News, Culture & Society

Women have twice the risk for fatal heart complications

Women are twice as likely to develop fatal heart complications than men, new research warns.

The study found mental stress such as public speaking was more likely to cause myocardial ischemia, inadequate blood flow to the heart muscle, in young women who have had a heart attack compared to their male peers.  

While previous studies showed a higher heart risk from mental stress for women, it wasn’t clear to what extent.

The new research, published today by the American Heart Association, offers clearer evidence than ever that women may need more intensive care after a cardiac event than men, and mental stress may affect women’s hearts more.

Women are twice as likely to develop fatal heart complications than men, new study warns

‘The magnitude of the difference in ischemia between women and men despite similarities in risk factors and a tendency toward less severe coronary obstruction among women [surprised me],’ Dr Viola Vaccarino, professor of medicine at Emory University who led the new research, told Daily Mail Online.

Myocardial ischemia, defined as inadequate blood flow to the heart muscle due to reduction in blood flow to the heart, can be caused by partial or complete blockage of the heart’s arteries.

For the study, researchers, led by Dr Vaccarino, collected data from 150 women and 156 men under the age of 61 who were hospitalized for heart attacks and 112 men and women who did not suffer heart attacks.

Among heart attack survivors, the clinical severity tended to be lower in women.

They measured how well the participants’ blood vessels functioned at rest and 30 minutes after mental stress caused by a public speaking task that asked subjects to imagine a real-life stressful situation, in which a close relative had been mistreated in a nursing home and asked to make up a realistic story around this scenario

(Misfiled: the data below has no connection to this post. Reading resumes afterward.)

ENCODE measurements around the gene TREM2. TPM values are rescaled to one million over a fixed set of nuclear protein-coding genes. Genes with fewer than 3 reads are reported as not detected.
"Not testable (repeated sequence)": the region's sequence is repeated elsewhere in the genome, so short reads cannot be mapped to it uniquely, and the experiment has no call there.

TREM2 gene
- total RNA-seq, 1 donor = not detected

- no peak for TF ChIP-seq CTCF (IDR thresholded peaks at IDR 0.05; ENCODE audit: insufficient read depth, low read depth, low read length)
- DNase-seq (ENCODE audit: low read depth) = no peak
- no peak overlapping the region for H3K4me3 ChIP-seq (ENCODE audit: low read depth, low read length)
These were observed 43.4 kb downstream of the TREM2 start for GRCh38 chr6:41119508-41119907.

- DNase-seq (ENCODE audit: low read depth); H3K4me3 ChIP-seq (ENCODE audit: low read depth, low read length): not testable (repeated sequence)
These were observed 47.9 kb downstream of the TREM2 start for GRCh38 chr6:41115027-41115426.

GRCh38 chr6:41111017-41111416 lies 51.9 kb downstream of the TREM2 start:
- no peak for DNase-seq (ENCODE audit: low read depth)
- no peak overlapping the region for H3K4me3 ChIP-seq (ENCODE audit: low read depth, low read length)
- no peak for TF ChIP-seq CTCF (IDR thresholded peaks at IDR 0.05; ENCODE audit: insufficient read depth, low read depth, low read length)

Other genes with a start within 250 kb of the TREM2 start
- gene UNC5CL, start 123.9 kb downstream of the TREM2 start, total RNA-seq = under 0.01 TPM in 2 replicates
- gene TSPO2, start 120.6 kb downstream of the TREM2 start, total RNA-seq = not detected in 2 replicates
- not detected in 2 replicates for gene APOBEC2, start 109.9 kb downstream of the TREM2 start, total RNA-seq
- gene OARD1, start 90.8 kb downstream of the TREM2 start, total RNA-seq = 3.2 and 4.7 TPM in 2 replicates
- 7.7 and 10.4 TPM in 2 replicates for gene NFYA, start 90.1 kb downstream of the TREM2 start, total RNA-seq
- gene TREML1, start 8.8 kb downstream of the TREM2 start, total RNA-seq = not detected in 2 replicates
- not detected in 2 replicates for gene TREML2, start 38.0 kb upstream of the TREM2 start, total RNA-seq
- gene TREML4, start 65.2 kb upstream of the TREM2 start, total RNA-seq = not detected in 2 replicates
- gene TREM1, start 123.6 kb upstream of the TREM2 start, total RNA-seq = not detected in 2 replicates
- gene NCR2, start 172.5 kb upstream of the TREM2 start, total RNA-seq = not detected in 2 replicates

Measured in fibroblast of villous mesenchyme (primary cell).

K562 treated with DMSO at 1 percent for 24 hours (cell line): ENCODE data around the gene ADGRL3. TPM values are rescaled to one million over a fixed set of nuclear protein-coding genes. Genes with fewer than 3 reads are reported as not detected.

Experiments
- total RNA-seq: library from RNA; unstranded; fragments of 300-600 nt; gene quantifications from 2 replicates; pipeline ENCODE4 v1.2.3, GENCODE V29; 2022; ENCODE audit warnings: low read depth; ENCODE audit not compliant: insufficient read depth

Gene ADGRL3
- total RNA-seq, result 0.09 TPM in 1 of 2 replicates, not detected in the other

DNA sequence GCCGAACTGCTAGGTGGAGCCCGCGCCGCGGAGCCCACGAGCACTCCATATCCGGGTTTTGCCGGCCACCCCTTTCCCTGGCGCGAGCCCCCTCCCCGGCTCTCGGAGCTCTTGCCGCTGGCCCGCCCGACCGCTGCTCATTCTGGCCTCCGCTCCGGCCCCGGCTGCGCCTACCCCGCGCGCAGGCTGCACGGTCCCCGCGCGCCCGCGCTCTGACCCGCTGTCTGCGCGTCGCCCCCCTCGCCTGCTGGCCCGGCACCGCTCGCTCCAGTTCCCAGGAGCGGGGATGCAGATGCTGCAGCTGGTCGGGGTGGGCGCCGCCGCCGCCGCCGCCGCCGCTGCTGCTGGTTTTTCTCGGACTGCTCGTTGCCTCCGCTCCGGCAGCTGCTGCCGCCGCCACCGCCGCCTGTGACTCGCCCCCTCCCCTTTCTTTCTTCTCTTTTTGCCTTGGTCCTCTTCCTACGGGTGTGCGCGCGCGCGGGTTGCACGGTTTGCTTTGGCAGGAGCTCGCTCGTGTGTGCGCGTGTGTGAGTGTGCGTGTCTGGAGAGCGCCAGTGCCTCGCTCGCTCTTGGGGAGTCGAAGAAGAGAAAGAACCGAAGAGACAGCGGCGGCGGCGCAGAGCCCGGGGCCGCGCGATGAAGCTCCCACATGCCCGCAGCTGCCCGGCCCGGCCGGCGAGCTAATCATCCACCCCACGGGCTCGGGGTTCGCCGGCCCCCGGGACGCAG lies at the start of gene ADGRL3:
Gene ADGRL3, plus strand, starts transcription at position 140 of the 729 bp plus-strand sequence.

They found that young female heart attack survivors had twice the risk of experiencing myocardial ischemia induced by mental stress. There was a similar increase in the condition as a result of conventional stress such as exercise or drugs.

‘This finding was observed despite the fact that women had less obstructive [coronary artery disease] than men,’ researchers wrote.

Researchers also found mental stress was associated with microvascular dysfunction, a chest pain that occurs when the heart muscle doesn’t get enough blood and peripheral vasoconstriction, the narrowing of the blood vessels, among women but not men. 

According to Dr Vaccarino, the findings suggest women are prone to ischemia because of ‘microcirculatory abnormalities’, or the circulation of the blood in small blood vessels. 

‘I believe it is mainly because [women] have a tendency to develop constriction of tiny peripheral and coronary blood vessels, which is a mechanism through which emotional stress can affect cardiovascular risk,’ she told Daily Mail Online.   

This isn’t the first study to find women are more likely to have stress-induced ehart complications than men.

A 2017 study published in Arteriosclerosis, Thrombosis and Vascular Biology found women with heart disease experience reduced blood supply to the organ when under pressure, a study reveals today. 

Furthermore, a 2016 study from Cambridge University found stress, which has been linked to an increased risk of ischemia in women, is twice as likely to happen in women than men.

‘Many [women] have full-time jobs and at the same time have many responsibilities at home,’ Dr Vaccarino explained. ‘Many face financial hardship, and depression and anxiety are also common in this group.’

Myocardial ischemia can damage the heart muscle, reducing its ability to pump efficiently. A sudden, severe blockage of a coronary artery can lead to a heart attack

Symptoms of the condition include chest pressure or pain, typically on the left side of the body (angina pectoris). Other signs and symptoms include neck or jaw pain, shoulder or arm pain, shortness of breath, nausea and vomiting, sweating and fatigue. 

Dr Vaccarino said the findings reveal how exposure to stress play an important role in women’s heart risk and she hopes it’ll bring attention to the role it plays on developing heart problems in women. 

‘It is important for them to find time to relax and exercise. In some cases, psychological counseling may be helpful as well,’ she added.